Ghosted Plays Like an Amateur Debut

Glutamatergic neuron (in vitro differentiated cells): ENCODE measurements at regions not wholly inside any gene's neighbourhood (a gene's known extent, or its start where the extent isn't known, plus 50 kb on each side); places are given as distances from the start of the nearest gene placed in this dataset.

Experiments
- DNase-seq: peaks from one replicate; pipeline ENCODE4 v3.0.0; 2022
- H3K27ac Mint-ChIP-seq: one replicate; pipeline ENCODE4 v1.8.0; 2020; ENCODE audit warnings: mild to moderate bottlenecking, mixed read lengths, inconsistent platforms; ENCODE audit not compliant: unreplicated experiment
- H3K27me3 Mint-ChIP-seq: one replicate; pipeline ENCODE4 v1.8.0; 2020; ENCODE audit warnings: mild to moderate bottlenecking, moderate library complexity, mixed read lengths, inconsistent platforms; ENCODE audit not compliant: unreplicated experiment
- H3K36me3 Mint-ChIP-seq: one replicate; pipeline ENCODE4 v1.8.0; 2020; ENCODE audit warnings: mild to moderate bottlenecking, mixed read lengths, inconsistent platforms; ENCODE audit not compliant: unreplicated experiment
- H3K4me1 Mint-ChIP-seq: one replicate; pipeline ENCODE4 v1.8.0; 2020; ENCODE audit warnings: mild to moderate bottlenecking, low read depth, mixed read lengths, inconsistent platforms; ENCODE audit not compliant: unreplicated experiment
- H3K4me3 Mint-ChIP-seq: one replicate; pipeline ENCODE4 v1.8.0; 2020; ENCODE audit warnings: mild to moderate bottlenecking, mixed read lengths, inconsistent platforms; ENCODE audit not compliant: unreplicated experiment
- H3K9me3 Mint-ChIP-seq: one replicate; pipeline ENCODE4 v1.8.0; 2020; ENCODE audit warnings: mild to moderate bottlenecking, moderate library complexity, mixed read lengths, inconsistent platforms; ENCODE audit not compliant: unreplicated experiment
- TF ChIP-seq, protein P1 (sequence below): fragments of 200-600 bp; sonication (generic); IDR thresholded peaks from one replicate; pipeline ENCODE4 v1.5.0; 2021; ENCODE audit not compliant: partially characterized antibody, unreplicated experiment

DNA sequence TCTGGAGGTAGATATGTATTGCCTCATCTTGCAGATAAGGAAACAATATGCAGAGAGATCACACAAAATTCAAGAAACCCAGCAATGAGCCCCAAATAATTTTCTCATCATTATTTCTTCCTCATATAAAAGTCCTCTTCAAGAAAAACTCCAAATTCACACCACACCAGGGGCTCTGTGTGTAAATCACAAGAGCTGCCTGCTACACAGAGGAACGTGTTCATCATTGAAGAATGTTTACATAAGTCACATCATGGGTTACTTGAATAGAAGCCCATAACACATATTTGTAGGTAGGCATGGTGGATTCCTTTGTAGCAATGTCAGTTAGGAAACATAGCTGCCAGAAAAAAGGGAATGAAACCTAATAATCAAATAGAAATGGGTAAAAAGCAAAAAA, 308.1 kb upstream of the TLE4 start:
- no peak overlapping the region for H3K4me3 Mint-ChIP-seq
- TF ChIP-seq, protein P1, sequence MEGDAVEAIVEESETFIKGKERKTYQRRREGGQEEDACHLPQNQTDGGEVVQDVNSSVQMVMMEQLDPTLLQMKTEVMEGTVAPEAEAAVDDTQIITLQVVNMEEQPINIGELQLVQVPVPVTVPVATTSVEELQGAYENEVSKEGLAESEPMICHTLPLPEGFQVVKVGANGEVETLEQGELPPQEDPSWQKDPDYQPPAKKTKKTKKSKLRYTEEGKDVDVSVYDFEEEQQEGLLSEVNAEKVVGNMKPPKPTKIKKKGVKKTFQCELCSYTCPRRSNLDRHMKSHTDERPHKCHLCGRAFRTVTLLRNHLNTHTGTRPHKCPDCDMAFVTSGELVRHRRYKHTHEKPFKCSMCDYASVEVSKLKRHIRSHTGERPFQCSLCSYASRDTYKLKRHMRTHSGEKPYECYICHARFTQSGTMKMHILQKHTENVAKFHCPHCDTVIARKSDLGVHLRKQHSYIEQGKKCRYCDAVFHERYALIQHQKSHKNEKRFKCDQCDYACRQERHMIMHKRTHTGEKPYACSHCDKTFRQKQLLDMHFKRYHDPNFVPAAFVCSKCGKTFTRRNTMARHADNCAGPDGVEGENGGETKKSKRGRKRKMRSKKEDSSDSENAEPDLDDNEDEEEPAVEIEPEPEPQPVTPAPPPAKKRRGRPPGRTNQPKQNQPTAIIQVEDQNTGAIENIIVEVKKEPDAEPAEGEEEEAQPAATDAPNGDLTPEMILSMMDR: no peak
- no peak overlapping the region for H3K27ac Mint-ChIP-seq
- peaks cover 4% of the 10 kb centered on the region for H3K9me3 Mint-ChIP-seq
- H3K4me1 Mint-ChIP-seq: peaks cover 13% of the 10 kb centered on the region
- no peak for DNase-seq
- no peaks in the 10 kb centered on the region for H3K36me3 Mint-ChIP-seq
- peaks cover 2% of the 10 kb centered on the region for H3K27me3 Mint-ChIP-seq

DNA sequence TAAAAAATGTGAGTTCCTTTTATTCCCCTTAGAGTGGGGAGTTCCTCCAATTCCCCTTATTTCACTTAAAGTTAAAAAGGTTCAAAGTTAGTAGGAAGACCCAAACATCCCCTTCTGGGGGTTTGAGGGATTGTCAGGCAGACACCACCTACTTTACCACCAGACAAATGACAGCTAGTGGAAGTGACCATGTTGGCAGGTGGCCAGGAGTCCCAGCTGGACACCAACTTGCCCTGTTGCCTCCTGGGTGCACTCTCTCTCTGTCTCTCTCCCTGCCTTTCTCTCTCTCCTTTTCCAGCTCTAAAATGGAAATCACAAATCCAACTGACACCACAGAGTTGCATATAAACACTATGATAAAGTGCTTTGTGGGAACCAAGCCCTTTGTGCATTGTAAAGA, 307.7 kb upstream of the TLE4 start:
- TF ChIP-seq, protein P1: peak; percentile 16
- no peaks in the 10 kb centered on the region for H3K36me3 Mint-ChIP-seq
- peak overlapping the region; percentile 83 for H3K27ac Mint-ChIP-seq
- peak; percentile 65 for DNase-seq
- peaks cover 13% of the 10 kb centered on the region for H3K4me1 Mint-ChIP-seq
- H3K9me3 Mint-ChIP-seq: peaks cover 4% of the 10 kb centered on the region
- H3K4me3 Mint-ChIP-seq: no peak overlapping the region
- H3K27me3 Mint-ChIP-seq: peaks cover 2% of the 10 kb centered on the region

Ghosted (alternate title: A Chinese Lesbian Ghost Story) is so clunky and amateurish that you'd be forgiven for thinking it's director Monika Treut's debut instead of the latest in a 25-year career. Armed with a firm lesbian fanbase on the festival circuit, Treut offers a brief, incoherent excursion into supernatural mystery with exactly zero tension. The story's fulcrum is Ai-Ling (Ke Huan-Ru), who comes to Hamburg to learn more about why her father left Taipei. She meets artist Sophia (Inga Busch) at a screening of Hou Hsiao-Hsien's Three Times (a wishful allusion; no good for Treut can come of that comparison). Sophia apparently has enough street cred to present subpar, only-Facebook-worthy digital photos of Ai-Ling as her latest "project." Meanwhile, five months pass in the first 15 minutes and then, all of a sudden, Ai-Ling's dead, Sophia's in Taipei with said slideshow project, and journalist Mei-Li (Ting-Ting Hu) wants the whole story and/or into Sophia's pants. What happened is no clearer at the end than at the beginning—or maybe I'm just an exceptionally slow viewer—but it seems unimportant anyway. Flat visuals, flat script, flat performances: Ghosted is only mildly redeemed by the on-the-ground travelogue footage of Taipei and Hamburg, and I'm being generous.
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